Attorney General of Peru Patricia Benavides announced investigations on 10 January for the alleged crimes of genocide, aggravated homicide and serious injuries against President Dina Boluarte, Prime Minister Alberto Otárola, Minister of the Interior Víctor Rojas and Minister of Defense Jorge Chávez.[45]

Toma de Lima[edit]

Protesters from various regions began to congregate in the capital city of Lima on 12 January, with thousands beginning to demonstrate throughout the area in preparation for the Toma de Lima or "Taking of Lima" protests.[118][161] Caravans of protesters traveled began to travel to Lima and local individuals and shops provided supplies for their journey.[118] The Sole National Central of Peasant Rounds of Peru said that 2,000 ronderos would travel to Lima to participate in demonstrations.[162] On 13 January, the ministers of interior, labor and women resigned from their positions in the Boluarte government.[44] A 30-day state of emergency is declared on 15 January due to the protests.[118] On 17 January, President Boluarte responded to calls for the Toma de Lima protests, stating "I call them to take Lima but in peace and calm. I am waiting for you at the House of Government to talk about your social agendas, because you know that the political agenda you propose is unfeasible".[118] CGTP, Peru's largest union, called for a national strike on 19 January.[118] Tens of thousands of citizens would arrive in Lima for the protest.[16] During the response by authorities, there were reports that police played "The dance of the Chinese" on speakers, a campaign song used to support Alberto Fujimori during the 2000 Peruvian general election.[163] On the night of the 19th, a local historical building next to San Martín Plaza caught fire, collapsing before dawn on the following day.[164][165]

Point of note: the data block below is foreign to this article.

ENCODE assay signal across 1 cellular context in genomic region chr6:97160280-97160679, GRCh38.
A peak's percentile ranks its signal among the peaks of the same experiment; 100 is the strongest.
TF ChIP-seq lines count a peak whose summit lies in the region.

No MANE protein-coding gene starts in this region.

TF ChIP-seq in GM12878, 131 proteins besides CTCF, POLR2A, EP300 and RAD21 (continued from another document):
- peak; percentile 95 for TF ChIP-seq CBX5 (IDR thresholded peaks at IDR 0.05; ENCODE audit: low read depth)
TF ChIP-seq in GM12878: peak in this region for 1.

Government response[edit]

The government of Boluarte responded to the protests with force, with the Peruvian police and armed forces criticized for their aggression.[40][134][166][167] Between 20 and 27 December, the Peruvian National Police purchased 31,615 tear gas canisters and grenades from Condor Chemical Industry and the Army Weapons and Ammunition Factory (FAME) for $661,530 USD.[168] President Boluarte initially stated that she and Congress agreed to move the next general election from 2026 to April 2024,[169] though she later agreed with the December 2023 election date proposed by Castillo after she previously described such a move as illegal.[39] A state of emergency[37] and curfews[40] were also used by the Boluarte government to prevent further unrest.

Congress initially rejected early elections,[141] though it allowed the consideration of elections occurring earlier for April 2024 on 21 December 2022; the proposal still needs to be approved by the legislative body in February 2023.[170]

State violence towards protesters[edit]

Deaths and injuries[edit]

Deaths during protests
Region Deaths[168]
Bandera Región Apurimac.svg Apurímac 6
Bandera de Arequipa.svg Arequipa 4
Flag of Ayacucho.svg Ayacucho 10
Flag of Cusco (2021).svg Cuzco 4
Flag of Huancavelica.svg Huancavelica 1
Flag of Junin.svg Junín 3
Bandera de La Libertad Peru.svg La Libertad 5
Flag of Puno.svg Puno 23
Bandera Región San Martín.svg San Martín 1
Total 57